Chicha morada is a sweet drink. It's made from the blue corn (which looks almost black) and has a purple (morada) colour. It's available all over Peru made fresh or from powder packets. It has a lovely cinnamon touch to it and apparently it's central to many a child's birthday party.
One of the uses of corn I loved in Peru was the crispy corn given out as an amuse bouche. It's crunchy, light and salty. It would make a great bar snack too. They also use it as a garnish on meals and I had it both on chicharrón and ceviche.
Corn and Cheese
I won't say much about this dish as I was quite disappointed with it. In a country so adept at their food, I found the range of cheese available in Peru lacked flavour and maturity. There seems to be just one type of ubiquitous queso blanco (white cheese).
When I heard mention of corn and cheese I pictured something delicious lathered in melted cheese. The reality was far less impressive. I was given half a cob of corn with a few sticks of cheese on a plate. A good reason for me to try to improve on it maybe ...
This is probably the most obvious example of the Asian influence on Peruvian food. Basically it's made up of onions, peppers and slices of beef, stir-fried in soya sauce. It's normally served with rice and chips. It features regularly on set menus all over Peru and it's a very useful meal for the budget-constrained backpacker.
Picanteria and Rocoto Relleno
The institute that is picanterias (places that serve food that is picante), are a feature of the Arequipa region more than any other part of Peru. Laid out a little like a bierhaus with long benches, they're at the heart of the community and they turn out a phenomenal amount of food from their kitchens.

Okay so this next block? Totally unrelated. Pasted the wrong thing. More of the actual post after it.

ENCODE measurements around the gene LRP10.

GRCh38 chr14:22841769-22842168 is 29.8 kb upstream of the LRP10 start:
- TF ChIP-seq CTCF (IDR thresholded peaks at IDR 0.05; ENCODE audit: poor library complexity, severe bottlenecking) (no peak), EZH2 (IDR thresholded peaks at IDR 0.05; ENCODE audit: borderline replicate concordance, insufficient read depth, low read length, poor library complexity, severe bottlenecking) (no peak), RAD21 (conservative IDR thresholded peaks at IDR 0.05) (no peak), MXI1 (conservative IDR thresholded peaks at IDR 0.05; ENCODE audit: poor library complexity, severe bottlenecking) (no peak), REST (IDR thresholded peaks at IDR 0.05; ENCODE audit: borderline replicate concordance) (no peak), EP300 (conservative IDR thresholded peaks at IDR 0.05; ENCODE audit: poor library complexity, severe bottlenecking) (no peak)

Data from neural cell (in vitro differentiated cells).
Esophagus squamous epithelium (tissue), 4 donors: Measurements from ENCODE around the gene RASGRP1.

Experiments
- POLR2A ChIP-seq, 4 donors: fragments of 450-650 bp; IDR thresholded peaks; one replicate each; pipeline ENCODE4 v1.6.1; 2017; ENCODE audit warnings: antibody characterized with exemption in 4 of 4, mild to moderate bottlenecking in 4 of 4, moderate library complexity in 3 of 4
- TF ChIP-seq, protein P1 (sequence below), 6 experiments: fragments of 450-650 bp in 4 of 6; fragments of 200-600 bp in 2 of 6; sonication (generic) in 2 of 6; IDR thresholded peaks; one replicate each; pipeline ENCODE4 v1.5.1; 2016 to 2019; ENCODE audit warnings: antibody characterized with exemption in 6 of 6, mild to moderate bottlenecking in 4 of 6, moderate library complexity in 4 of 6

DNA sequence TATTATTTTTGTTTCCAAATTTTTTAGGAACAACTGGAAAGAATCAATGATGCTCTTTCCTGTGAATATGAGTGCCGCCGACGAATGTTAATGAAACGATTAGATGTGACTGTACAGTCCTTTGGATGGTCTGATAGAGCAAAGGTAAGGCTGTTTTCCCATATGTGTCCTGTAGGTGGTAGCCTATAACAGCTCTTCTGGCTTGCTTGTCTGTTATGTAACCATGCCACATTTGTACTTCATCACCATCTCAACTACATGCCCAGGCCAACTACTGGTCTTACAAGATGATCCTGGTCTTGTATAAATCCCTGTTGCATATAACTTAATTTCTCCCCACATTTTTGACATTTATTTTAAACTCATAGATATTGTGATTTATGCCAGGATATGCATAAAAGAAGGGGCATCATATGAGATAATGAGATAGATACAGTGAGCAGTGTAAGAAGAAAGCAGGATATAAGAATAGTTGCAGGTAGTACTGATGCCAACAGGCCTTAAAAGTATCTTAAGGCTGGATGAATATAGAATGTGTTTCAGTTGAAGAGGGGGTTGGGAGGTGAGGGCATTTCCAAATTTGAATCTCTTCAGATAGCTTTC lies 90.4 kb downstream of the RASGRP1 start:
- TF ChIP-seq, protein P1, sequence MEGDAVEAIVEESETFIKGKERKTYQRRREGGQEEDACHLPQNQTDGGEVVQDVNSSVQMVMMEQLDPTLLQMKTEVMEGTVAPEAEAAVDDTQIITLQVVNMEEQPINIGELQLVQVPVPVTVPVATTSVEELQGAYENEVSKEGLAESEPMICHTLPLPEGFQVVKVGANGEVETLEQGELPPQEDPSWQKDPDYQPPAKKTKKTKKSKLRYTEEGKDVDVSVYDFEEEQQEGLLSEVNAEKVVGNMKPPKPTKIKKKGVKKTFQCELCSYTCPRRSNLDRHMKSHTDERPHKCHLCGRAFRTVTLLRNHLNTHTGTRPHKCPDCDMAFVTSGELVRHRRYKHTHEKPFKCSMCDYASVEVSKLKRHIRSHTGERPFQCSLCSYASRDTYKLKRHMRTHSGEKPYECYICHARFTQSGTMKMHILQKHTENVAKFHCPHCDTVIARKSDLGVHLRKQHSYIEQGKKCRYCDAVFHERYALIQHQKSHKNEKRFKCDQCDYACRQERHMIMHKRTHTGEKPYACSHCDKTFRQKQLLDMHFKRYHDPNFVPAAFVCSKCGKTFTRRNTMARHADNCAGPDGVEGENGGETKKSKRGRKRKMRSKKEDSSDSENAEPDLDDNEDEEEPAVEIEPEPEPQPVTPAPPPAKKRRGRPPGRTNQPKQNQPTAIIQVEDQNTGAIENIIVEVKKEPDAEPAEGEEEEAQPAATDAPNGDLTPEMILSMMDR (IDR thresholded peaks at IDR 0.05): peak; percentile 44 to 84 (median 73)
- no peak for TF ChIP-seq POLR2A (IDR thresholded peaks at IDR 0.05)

It was in one of these fine establishments that I had the pleasure of trying rocoto relleno. At first glance, you'd be forgiven for mistaking it for a regular old stuffed bell pepper but rocoto is a pepper unto itself, hailing from the Andes, that would burn the mouth off you. It's boiled a number of times to take some of the sting out of it before it's stuffed with nice things like minced beef, boiled eggs, raisins, ground peanuts, cheese and more and then roasted. Still spicy but very tasty.
I'm from Watergrasshill in County Cork. At over 600m above sea level it's the highest arable land in Ireland (or so I was told growing up). Despite this, though I would love to blame my failed cakes on it, I never had to think much about altitude when baking at home. At 3,900m above sea level, Cuzco is a different story. Bread doesn't rise in the same way and water boils at 85°c.
As a result of this the bread is all very flat and every kitchen has a pressure cooker (for the ever-present beans). Despite these challenges, however, while hiking the classic Inca Trail, our chef managed to bake an entire cake using only the equipment he had hauled on his back!
Cooking isn't the only the only thing that suffers from the altitude. It took us a long time to adjust to the lack of oxygen ourselves. To aid our struggle it was suggested we enlist the help of certain leaves that have been helping the Andean farmers for hundreds of years: coca leaves, the same leaves used to make cocaine.
Long before the marching powder was made, however, the people of the Andes were using the leaves to provide them with the vital energy and nutrition they required on long days of work without a packed lunch. These days they're also given to tourists like me in the form of tea, as sweets or as raw leaves to chew to help with altitude sickness.
As a parting note I'll leave you with this dessert I had in Lima. These deep-fried rings are a special kind of donut. They're called picarones and the dough is made from sweet potato and pumpkin. After they're cooked, they're covered in a beautiful sweet syrup infused with cinnamon and orange. A real treat.
Despite the fact that I've listed quite a number of delicious dishes here, I've only scratched the surface of the culinary delights Peru has to offer. I absolutely loved their food and I hope to return some day to taste even more.